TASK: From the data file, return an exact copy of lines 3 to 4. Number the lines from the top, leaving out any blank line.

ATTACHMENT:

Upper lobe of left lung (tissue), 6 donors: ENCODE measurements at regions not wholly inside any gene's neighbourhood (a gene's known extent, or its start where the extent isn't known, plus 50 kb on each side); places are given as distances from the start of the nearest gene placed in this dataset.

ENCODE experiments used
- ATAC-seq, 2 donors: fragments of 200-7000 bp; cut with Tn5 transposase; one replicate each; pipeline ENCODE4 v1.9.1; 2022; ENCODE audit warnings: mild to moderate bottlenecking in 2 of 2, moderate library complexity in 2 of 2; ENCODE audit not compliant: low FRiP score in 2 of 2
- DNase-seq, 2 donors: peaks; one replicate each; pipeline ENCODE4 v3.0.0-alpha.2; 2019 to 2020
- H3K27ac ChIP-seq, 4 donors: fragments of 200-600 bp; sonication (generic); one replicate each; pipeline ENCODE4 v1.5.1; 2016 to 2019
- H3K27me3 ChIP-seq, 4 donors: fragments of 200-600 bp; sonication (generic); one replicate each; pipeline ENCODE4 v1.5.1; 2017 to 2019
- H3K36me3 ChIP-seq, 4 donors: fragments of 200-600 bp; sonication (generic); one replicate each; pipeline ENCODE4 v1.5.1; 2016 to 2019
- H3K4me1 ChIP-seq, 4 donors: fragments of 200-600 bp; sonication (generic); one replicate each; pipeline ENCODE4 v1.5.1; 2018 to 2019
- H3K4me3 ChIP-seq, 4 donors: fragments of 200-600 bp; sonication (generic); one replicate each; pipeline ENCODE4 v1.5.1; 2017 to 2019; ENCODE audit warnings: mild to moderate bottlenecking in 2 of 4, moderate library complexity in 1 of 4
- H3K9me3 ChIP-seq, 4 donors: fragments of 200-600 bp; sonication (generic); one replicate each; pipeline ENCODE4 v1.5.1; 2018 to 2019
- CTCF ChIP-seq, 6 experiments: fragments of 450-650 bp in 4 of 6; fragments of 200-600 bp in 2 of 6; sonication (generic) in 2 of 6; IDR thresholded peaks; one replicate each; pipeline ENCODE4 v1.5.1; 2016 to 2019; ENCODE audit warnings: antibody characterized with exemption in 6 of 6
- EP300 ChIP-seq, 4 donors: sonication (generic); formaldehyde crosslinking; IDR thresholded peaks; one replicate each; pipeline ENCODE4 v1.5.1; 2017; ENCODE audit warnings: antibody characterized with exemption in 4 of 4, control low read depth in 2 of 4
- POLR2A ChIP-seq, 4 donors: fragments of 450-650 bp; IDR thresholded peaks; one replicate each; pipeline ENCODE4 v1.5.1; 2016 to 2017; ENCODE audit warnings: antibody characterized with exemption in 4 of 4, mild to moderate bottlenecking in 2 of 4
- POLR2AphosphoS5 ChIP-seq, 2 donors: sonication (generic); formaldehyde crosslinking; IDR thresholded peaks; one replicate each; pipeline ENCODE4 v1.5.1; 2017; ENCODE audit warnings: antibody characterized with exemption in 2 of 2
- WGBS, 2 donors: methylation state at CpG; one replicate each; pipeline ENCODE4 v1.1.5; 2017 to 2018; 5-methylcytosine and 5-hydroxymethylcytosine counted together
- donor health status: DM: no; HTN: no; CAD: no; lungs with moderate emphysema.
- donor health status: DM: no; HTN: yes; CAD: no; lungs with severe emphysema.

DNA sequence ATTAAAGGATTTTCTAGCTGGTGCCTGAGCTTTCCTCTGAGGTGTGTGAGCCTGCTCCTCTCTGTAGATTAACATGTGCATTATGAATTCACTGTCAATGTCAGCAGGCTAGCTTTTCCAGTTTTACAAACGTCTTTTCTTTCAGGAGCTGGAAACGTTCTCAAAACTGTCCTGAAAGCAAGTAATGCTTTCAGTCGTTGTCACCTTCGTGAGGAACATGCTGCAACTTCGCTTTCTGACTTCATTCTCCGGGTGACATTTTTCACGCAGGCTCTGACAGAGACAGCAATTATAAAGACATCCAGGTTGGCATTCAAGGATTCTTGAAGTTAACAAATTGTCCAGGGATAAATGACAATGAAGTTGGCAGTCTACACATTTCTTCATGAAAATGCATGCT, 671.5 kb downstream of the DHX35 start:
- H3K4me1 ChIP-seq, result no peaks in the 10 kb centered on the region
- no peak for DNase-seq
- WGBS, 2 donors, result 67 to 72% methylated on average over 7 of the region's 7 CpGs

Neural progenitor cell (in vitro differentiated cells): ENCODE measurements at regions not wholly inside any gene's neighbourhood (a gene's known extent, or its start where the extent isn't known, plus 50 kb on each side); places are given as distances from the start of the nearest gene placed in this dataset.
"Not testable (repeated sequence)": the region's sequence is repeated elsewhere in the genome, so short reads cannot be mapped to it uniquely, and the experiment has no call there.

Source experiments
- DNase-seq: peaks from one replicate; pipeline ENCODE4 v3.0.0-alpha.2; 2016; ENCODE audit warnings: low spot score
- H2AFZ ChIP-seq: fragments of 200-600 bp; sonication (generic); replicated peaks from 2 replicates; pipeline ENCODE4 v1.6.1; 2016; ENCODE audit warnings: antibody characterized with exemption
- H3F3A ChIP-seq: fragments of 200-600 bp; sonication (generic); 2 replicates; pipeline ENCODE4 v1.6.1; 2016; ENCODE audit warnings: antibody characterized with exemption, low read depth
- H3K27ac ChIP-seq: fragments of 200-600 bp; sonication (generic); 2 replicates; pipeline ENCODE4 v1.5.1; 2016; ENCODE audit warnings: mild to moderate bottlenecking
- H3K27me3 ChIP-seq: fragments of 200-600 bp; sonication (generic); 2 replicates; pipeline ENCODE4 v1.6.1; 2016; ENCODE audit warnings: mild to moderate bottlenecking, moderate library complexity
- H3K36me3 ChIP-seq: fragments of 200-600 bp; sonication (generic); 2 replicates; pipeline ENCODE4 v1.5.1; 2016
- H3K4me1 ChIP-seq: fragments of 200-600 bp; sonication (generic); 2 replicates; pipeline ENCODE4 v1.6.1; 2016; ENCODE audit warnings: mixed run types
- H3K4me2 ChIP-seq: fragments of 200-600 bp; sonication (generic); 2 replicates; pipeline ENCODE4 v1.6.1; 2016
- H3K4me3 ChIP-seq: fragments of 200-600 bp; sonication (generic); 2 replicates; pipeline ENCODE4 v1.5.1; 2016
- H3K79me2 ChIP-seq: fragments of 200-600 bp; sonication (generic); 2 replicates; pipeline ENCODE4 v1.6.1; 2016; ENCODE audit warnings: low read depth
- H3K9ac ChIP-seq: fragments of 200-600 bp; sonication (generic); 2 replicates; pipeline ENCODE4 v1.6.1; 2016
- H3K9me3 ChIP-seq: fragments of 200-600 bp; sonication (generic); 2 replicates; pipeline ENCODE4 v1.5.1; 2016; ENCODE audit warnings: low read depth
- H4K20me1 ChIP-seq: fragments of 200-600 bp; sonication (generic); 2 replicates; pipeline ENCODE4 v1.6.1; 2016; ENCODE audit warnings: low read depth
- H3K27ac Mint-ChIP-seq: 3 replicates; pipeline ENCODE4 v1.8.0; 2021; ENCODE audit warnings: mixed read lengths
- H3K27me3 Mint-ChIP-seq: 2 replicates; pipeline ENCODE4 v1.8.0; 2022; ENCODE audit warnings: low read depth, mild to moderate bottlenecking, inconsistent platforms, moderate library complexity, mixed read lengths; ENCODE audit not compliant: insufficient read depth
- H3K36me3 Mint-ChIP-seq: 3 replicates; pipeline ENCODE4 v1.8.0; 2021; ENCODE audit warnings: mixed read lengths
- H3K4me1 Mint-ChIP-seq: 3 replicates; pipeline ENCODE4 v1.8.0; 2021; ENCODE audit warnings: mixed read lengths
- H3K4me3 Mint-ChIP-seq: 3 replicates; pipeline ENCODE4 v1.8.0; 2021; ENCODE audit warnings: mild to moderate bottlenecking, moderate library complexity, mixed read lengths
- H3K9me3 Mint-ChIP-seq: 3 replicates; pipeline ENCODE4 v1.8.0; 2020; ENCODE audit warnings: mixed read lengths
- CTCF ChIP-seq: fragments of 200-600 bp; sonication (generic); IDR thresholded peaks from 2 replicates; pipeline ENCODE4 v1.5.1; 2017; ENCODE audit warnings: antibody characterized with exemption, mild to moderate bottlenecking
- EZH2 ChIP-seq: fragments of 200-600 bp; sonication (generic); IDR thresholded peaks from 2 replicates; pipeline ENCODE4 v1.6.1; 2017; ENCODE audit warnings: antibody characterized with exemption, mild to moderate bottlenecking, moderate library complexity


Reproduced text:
- ATAC-seq, 2 donors: fragments of 200-7000 bp; cut with Tn5 transposase; one replicate each; pipeline ENCODE4 v1.9.1; 2022; ENCODE audit warnings: mild to moderate bottlenecking in 2 of 2, moderate library complexity in 2 of 2; ENCODE audit not compliant: low FRiP score in 2 of 2
- DNase-seq, 2 donors: peaks; one replicate each; pipeline ENCODE4 v3.0.0-alpha.2; 2019 to 2020